• the innermost enclosing statement; the tail expression of a block is considered part of the statement that encloses the block, or
  • the condition expression or the loop conditional expression if the temporary is created in the condition expression of an if or an if/else or in the loop conditional expression of a while expression.

When a temporary rvalue is being created that is assigned into a let declaration, however, the temporary is created with the lifetime of the enclosing block instead, as using the enclosing statement (the let declaration) would be a guaranteed error (since a pointer to the temporary would be stored into a variable, but the temporary would be freed before the variable could be used). The compiler uses simple syntactic rules to decide which values are being assigned into a let binding, and therefore deserve a longer temporary lifetime.

Here are some examples:

  • let x = foo(&temp()). The expression temp() is an rvalue. As it is being borrowed, a temporary is created which will be freed after the innermost enclosing statement (the let declaration, in this case).
  • let x = temp().foo(). This is the same as the previous example, except that the value of temp() is being borrowed via autoref on a method-call. Here we are assuming that foo() is an &self method defined in some trait, say Foo. In other words, the expression temp().foo() is equivalent to Foo::foo(&temp()).
  • let x = if foo(&temp()) {bar()} else {baz()};. The expression temp() is an rvalue. As the temporary is created in the condition expression of an if/else, it will be freed at the end of the condition expression (in this example before the call to bar or baz is made).
  • let x = if temp().must_run_bar {bar()} else {baz()};. Here we assume the type of temp() is a struct with a boolean field must_run_bar. As the previous example, the temporary corresponding to temp() will be freed at the end of the condition expression.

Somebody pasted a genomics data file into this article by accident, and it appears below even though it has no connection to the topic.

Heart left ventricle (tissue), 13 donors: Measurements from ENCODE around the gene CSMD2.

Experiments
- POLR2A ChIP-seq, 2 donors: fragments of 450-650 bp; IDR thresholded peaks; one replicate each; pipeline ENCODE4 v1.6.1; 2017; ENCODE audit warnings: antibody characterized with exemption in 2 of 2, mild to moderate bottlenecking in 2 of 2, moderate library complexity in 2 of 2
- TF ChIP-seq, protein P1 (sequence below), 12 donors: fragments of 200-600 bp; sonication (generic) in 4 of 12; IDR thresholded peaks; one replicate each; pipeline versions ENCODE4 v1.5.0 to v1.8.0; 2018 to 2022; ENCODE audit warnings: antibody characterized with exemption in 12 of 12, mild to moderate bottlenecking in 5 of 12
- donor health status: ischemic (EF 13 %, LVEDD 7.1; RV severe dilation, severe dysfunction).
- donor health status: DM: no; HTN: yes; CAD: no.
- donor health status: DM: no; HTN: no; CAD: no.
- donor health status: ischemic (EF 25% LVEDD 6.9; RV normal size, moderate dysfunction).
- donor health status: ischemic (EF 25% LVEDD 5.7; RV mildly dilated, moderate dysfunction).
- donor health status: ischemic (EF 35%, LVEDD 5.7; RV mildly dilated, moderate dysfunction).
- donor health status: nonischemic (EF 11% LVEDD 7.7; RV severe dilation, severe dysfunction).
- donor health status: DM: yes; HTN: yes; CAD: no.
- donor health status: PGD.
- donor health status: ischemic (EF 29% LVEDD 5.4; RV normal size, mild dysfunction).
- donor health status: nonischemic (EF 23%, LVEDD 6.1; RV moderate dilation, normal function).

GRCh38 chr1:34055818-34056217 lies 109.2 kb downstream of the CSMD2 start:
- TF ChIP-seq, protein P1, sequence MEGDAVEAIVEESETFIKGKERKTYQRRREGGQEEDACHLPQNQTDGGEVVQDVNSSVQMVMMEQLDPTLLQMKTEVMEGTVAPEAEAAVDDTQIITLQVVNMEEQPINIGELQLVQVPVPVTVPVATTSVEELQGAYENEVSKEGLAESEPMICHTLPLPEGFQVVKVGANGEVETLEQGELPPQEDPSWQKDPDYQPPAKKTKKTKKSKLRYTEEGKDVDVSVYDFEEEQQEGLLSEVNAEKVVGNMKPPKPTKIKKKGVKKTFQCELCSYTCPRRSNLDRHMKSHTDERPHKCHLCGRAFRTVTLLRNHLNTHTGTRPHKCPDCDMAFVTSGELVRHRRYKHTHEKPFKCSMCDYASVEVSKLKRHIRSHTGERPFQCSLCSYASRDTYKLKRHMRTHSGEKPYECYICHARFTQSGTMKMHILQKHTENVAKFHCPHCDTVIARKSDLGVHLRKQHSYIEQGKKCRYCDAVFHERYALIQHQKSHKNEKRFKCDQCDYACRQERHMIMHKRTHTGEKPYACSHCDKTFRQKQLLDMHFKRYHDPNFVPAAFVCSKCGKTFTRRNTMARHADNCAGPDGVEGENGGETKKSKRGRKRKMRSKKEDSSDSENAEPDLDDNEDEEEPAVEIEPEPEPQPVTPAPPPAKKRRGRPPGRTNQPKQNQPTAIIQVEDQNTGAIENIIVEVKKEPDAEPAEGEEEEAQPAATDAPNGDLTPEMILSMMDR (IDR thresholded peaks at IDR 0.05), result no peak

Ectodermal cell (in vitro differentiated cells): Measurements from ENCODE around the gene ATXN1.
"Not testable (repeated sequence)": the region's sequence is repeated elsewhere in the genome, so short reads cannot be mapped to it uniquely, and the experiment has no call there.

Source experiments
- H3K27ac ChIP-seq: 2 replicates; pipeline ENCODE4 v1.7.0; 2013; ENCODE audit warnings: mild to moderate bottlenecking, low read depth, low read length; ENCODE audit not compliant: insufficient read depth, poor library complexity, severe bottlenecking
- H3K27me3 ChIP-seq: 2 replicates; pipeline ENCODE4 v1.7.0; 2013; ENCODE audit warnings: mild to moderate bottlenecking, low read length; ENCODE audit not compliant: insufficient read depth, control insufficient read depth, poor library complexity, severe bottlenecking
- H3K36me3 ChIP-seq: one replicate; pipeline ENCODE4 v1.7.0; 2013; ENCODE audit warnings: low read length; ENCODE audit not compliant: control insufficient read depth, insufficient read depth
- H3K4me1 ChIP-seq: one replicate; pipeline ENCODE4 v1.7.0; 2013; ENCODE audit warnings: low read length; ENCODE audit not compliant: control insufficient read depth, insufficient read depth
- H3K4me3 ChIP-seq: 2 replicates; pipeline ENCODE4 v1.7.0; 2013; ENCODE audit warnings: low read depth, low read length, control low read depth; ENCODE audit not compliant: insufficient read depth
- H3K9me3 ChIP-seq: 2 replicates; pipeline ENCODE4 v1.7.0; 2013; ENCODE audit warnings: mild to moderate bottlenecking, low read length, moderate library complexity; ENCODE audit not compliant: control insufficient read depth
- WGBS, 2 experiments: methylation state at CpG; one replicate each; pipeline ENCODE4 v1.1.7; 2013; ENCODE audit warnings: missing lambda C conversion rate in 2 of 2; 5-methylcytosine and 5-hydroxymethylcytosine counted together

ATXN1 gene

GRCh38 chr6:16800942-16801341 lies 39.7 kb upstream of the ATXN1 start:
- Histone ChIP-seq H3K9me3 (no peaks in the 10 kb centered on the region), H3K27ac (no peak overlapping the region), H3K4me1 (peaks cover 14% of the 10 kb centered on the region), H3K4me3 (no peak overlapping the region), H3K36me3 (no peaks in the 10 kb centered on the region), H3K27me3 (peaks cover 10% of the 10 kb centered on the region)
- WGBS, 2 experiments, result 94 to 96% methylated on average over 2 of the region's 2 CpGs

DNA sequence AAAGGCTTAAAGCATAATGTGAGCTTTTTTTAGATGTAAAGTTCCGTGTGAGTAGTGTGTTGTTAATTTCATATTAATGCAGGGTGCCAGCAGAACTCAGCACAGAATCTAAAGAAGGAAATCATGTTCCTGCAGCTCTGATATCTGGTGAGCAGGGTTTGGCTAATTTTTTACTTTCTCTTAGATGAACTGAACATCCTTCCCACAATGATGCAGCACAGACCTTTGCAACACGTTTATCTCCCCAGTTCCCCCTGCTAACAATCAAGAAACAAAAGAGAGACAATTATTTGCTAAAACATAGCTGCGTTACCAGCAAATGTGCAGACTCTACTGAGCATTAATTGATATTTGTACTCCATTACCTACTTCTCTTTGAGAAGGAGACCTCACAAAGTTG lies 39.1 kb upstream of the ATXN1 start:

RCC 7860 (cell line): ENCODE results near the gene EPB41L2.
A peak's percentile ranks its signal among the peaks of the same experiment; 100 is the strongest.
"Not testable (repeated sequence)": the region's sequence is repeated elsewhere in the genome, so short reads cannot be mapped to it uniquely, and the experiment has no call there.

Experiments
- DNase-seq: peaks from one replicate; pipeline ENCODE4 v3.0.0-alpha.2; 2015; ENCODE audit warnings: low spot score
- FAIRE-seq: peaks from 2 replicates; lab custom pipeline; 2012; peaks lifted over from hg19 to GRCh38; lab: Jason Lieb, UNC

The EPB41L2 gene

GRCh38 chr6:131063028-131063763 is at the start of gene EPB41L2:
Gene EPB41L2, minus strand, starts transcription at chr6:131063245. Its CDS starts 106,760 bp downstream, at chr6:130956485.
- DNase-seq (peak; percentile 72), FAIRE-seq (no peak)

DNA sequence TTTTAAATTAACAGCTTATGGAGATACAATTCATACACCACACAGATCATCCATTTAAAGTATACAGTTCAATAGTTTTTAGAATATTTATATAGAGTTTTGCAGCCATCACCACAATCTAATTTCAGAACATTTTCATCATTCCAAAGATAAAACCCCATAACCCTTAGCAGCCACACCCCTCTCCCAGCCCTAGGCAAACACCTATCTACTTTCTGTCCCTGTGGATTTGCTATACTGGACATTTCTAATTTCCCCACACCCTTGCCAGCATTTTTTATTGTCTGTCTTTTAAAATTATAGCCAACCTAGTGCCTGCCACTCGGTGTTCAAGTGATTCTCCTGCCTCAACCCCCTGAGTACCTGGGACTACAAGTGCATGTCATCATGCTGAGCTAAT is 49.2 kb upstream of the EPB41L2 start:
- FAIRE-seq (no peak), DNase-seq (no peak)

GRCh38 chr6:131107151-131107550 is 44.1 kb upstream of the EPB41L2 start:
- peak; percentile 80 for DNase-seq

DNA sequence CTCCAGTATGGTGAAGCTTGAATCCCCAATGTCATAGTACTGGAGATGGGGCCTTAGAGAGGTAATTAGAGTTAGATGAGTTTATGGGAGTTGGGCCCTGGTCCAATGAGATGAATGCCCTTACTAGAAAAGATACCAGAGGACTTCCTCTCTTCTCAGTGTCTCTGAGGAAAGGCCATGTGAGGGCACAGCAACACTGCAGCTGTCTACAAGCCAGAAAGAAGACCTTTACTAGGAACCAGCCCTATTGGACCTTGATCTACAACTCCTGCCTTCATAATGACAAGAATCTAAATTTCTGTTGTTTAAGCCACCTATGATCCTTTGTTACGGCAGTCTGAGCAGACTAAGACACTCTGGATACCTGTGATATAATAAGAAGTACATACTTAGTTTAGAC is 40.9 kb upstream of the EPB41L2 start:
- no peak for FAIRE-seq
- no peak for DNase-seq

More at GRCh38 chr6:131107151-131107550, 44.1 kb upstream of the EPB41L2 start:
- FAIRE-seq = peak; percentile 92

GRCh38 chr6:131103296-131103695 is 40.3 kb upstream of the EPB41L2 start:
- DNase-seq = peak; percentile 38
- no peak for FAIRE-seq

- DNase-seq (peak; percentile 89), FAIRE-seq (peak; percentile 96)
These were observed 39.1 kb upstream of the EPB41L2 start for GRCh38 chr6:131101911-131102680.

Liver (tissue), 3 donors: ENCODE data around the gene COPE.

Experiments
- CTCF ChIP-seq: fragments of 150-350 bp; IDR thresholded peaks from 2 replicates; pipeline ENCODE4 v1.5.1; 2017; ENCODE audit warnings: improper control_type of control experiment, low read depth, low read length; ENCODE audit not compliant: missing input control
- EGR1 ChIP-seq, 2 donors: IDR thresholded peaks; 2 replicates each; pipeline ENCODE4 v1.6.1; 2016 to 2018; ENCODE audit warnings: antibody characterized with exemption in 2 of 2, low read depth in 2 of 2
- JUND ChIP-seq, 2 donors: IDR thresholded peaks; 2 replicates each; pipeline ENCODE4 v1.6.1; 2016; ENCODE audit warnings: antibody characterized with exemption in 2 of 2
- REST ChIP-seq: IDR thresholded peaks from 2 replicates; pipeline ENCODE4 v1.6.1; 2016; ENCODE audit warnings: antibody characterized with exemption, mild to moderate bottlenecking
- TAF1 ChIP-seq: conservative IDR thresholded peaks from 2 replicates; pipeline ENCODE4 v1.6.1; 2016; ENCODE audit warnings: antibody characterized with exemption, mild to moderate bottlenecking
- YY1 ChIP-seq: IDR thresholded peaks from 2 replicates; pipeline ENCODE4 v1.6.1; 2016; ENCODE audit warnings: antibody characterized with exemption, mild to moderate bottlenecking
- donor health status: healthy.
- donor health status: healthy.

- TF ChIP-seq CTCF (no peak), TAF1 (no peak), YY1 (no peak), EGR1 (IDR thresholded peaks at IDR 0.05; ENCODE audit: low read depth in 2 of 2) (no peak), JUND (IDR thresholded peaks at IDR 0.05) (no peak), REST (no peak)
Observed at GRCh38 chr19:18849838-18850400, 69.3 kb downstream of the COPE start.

• while foo(&temp()) {bar();}. The temporary containing the return value from the call to temp() is created in the loop conditional expression. Hence it will be freed at the end of the loop conditional expression (in this example before the call to bar if the loop body is executed).
  • let x = &temp(). Here, the same temporary is being assigned into x, rather than being passed as a parameter, and hence the temporary's lifetime is considered to be the enclosing block.
  • let x = SomeStruct { foo: &temp() }. As in the previous case, the temporary is assigned into a struct which is then assigned into a binding, and hence it is given the lifetime of the enclosing block.
  • let x = [ &temp() ]. As in the previous case, the temporary is assigned into an array which is then assigned into a binding, and hence it is given the lifetime of the enclosing block.
  • let ref x = temp(). In this case, the temporary is created using a ref binding, but the result is the same: the lifetime is extended to the enclosing block.

Implicit Borrows

Certain expressions will treat an expression as an lvalue by implicitly borrowing it. For example, it is possible to compare two unsized [slices] for equality directly, because the == operator implicitly borrows it's operands:

# #![allow(unused_variables)]
#fn main() {
# let c = [1, 2, 3];
# let d = vec![1, 2, 3];
let a: &[i32];
let b: &[i32];
# a = &c;
# b = &d;
// ...
*a == *b;
// Equivalent form:
::std::cmp::PartialEq::eq(&*a, &*b);

Implicit borrows may be taken in the following expressions:

Constant expressions

Certain types of expressions can be evaluated at compile time. These are called constant expressions. Certain places, such as in constants and statics, require a constant expression, and are always evaluated at compile time. In other places, such as in let statements, constant expressions may be evaluated at compile time. If errors, such as out of bounds array indexing or overflow occurs, then it is a compiler error if the value must be evaluated at compile time, otherwise it is just a warning, but the code will most likely panic when run.

The following expressions are constant expressions, so long as any operands are also constant expressions:

Overloading Traits

Many of the following operators and expressions can also be overloaded for other types using traits in std::ops or std::cmp, these traits here also exist in core::ops and core::cmp with the same names.

© 2010 The Rust Project Developers
Licensed under the Apache License, Version 2.0 or the MIT license, at your option.